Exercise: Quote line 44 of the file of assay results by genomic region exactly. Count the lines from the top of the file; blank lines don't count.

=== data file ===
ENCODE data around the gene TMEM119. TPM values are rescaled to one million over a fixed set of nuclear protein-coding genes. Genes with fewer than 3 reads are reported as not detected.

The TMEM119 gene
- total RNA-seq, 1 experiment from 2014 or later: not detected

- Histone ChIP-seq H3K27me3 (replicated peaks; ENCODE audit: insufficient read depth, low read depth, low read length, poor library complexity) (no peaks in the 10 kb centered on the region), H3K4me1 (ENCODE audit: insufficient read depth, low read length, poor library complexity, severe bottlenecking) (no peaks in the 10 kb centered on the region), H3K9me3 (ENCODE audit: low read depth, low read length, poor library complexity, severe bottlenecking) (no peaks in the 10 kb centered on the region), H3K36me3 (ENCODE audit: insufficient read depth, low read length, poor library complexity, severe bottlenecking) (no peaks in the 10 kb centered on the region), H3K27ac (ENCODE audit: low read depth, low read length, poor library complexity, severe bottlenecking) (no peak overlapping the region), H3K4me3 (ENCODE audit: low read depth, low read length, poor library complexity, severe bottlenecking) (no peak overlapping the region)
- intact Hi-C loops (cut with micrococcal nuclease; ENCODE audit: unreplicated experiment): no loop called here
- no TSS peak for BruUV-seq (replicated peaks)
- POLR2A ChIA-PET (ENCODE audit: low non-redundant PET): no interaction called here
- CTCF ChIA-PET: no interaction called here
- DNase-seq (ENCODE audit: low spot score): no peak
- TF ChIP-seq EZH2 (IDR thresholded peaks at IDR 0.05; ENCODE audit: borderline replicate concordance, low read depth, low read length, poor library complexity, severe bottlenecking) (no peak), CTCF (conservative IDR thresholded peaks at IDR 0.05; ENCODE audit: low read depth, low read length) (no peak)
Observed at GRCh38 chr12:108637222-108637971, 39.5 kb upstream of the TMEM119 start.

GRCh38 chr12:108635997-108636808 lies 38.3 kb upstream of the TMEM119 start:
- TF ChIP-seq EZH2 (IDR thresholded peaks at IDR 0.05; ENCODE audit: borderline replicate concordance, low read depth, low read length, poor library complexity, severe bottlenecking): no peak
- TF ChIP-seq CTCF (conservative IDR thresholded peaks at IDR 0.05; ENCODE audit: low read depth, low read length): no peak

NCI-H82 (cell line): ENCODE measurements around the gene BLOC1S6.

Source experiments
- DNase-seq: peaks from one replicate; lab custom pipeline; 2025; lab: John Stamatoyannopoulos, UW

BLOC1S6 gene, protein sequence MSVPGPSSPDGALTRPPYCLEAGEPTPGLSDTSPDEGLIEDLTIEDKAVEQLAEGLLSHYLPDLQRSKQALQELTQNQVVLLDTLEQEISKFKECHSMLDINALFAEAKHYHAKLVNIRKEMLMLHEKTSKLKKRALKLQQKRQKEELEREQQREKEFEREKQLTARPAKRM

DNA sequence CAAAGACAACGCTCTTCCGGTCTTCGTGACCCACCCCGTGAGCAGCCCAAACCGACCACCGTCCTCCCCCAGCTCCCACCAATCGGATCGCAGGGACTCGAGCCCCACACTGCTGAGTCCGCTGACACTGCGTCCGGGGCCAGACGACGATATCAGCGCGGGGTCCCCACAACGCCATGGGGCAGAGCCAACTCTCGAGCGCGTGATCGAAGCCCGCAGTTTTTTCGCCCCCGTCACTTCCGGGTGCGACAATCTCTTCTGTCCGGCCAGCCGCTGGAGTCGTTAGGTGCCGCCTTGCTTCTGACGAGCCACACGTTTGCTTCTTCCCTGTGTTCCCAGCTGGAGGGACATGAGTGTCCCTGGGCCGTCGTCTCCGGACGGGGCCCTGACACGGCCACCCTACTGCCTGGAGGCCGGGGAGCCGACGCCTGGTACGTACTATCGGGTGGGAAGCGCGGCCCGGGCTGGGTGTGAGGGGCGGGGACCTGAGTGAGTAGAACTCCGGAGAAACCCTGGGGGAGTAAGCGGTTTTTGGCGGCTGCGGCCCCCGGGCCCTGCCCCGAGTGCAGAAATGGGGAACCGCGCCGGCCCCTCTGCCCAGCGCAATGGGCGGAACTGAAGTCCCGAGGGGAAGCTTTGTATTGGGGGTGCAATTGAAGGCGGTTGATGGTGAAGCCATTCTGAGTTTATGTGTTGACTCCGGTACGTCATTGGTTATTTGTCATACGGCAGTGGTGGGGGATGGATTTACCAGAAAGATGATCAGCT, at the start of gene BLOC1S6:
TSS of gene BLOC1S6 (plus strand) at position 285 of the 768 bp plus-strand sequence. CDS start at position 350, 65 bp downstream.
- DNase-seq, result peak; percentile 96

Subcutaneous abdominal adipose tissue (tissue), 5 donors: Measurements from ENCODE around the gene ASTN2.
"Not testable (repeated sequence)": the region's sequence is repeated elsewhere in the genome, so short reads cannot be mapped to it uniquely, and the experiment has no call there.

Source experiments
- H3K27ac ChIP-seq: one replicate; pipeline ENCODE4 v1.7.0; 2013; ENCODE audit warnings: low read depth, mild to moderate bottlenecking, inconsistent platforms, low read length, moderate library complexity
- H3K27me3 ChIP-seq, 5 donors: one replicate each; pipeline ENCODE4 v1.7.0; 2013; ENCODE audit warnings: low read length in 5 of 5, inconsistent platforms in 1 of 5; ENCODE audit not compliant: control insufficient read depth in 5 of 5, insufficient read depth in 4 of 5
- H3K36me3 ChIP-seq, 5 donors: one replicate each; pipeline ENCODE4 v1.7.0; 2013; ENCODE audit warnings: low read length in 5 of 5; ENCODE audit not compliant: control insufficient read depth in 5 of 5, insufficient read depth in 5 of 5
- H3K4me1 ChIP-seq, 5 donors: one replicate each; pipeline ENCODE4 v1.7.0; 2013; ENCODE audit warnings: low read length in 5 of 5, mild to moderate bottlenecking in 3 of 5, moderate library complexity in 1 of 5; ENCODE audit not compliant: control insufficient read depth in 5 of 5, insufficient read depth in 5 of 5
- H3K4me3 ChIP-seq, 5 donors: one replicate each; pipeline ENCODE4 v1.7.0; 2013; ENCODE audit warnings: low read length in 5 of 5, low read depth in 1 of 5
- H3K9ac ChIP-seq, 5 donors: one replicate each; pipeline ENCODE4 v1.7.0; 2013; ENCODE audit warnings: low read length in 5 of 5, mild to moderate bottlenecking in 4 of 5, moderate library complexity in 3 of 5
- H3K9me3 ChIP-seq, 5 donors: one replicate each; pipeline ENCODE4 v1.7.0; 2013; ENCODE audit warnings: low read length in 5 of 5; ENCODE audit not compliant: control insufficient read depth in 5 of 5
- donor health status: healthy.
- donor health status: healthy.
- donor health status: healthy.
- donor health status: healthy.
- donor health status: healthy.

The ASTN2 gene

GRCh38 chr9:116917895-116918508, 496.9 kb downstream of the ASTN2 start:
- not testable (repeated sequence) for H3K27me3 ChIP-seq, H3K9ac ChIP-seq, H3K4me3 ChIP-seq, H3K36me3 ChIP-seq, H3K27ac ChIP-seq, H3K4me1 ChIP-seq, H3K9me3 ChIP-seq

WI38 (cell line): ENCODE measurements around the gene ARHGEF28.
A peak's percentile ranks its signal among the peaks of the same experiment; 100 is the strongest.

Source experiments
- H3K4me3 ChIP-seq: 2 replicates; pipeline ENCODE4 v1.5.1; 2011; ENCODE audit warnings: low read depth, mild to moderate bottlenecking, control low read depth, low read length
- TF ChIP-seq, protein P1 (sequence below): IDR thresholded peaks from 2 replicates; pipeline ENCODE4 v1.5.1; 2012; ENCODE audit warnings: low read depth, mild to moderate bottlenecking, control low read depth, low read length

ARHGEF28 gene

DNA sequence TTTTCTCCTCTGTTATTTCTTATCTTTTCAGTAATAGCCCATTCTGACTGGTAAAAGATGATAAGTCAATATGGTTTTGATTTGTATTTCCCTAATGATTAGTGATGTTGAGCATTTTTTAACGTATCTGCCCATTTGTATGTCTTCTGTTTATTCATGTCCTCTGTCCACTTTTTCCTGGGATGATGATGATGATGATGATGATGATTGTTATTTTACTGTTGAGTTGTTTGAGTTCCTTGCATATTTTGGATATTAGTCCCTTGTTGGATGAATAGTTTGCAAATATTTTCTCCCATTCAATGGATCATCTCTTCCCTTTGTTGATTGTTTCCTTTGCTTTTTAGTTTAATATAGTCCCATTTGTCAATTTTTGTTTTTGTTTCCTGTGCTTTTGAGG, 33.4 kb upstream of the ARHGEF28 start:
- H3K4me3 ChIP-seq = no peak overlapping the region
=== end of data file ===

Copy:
- TF ChIP-seq, protein P1 (sequence below): IDR thresholded peaks from 2 replicates; pipeline ENCODE4 v1.5.1; 2012; ENCODE audit warnings: low read depth, mild to moderate bottlenecking, control low read depth, low read length